Finally, Metatron, as a musician with a great knowledge of history and politics, what do you think of Britain’s historical and world-changing Brexit vote?
‘What a complex, confusing subject that really is lost in the sands of bureaucratic inertia fuelled by the population’s bemusement with the political establishment, whether through the obscene Blairite war with Iraq that gave birth to so-called Islamic State, thus creating the Syrian refugee crisis, all of which has influenced the judgement of voters.’
‘I would suspect racism and fear have merged into one excuse that the Remain voters cite as the inexcusable reason we have left the EU. Racsim is a minority reason, the biggest reason is fear. I think the fear of immigration is not a racist motive, but rather an indoctrinated sense of insecurity created by our own government’s rash actions of the recent past. It is a never-ending argument that I try to steer clear from.’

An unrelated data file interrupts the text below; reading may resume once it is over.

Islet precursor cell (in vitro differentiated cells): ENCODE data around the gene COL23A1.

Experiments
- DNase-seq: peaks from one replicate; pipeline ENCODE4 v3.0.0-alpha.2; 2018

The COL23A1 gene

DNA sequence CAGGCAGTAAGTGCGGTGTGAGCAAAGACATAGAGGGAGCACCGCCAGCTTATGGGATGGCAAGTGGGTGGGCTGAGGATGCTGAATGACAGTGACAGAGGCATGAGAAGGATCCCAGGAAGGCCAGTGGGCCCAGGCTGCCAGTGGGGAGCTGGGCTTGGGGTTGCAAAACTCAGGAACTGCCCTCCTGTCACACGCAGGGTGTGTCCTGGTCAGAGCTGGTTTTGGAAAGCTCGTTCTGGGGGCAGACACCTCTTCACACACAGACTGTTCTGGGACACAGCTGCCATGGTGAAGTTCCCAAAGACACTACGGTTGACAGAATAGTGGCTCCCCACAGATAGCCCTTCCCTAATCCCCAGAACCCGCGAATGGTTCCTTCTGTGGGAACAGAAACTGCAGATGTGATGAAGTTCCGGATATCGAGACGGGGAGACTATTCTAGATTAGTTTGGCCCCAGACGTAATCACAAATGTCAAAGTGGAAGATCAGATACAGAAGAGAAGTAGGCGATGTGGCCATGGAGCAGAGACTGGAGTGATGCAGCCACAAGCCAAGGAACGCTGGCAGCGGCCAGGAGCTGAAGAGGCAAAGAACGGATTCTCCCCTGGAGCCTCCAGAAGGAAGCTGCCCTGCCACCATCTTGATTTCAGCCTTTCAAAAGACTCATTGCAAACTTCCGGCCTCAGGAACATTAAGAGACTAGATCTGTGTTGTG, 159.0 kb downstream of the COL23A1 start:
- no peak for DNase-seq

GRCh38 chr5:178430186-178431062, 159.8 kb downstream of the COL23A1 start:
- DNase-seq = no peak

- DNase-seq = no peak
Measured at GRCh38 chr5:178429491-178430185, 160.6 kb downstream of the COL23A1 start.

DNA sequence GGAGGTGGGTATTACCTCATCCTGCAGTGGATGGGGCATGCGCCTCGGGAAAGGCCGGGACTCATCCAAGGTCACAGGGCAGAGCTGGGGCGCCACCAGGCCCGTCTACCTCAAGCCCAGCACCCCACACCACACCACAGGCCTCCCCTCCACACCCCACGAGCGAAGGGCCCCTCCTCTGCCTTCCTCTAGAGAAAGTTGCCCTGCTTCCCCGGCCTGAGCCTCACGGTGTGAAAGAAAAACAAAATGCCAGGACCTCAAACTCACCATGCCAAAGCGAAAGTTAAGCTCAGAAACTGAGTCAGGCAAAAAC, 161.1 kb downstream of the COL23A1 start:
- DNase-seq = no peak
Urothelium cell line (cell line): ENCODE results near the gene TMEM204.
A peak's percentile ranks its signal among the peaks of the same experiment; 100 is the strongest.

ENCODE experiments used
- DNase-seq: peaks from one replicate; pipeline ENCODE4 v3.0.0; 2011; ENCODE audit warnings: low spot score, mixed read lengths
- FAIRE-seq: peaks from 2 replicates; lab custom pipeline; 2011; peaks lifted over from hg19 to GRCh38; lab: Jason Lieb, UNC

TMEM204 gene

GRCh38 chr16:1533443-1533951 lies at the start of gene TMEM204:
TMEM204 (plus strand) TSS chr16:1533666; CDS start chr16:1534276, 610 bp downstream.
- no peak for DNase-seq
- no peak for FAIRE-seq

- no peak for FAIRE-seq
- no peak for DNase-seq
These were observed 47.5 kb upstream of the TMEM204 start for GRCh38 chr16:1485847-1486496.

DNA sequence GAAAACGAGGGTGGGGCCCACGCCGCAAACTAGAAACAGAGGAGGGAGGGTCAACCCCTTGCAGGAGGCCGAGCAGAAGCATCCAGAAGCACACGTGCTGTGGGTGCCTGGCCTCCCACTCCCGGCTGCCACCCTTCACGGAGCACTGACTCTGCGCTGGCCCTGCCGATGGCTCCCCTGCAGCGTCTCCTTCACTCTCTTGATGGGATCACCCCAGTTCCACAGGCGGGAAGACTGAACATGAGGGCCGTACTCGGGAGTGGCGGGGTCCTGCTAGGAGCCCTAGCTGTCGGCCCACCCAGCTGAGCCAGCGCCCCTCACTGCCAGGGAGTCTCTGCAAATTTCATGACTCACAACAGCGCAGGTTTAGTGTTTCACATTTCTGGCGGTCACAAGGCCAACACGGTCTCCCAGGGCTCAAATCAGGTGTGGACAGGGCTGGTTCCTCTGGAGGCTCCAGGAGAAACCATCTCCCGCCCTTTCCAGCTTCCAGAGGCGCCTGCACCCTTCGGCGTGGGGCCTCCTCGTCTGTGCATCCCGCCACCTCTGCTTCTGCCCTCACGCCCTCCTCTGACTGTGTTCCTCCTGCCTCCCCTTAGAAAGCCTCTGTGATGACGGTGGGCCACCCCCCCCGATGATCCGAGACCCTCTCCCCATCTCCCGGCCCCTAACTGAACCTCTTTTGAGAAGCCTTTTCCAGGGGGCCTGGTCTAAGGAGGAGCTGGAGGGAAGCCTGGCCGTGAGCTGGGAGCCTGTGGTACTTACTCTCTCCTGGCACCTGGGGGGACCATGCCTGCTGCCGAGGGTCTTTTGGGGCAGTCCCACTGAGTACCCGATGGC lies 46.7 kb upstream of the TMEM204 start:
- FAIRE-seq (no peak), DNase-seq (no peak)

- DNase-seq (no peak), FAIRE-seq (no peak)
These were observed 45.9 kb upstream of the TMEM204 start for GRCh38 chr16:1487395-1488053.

‘If you wish to bring nationalism as a reason for leaving Europe, then I would say that is not a viable reason unless you agree with football and the Olympics. With these events most people suddenly align themselves with a country, and outside these events these same people are all suddenly supposed to be one race on planet Earth. Are we English, British or European? Maybe this loss of identity that we have during such sporting occasions drives us to secure the same identity as a nation.’
Metatron, many thanks for a very thought-provoking interview.
The Wolves of Avalon-‘Across Corpses Grey’
Reviewed by Steve Earles
Ten out of Ten
It is music such as that made by the Wolves of Avalon that restores my faith in music as tangible and meaningful form of art.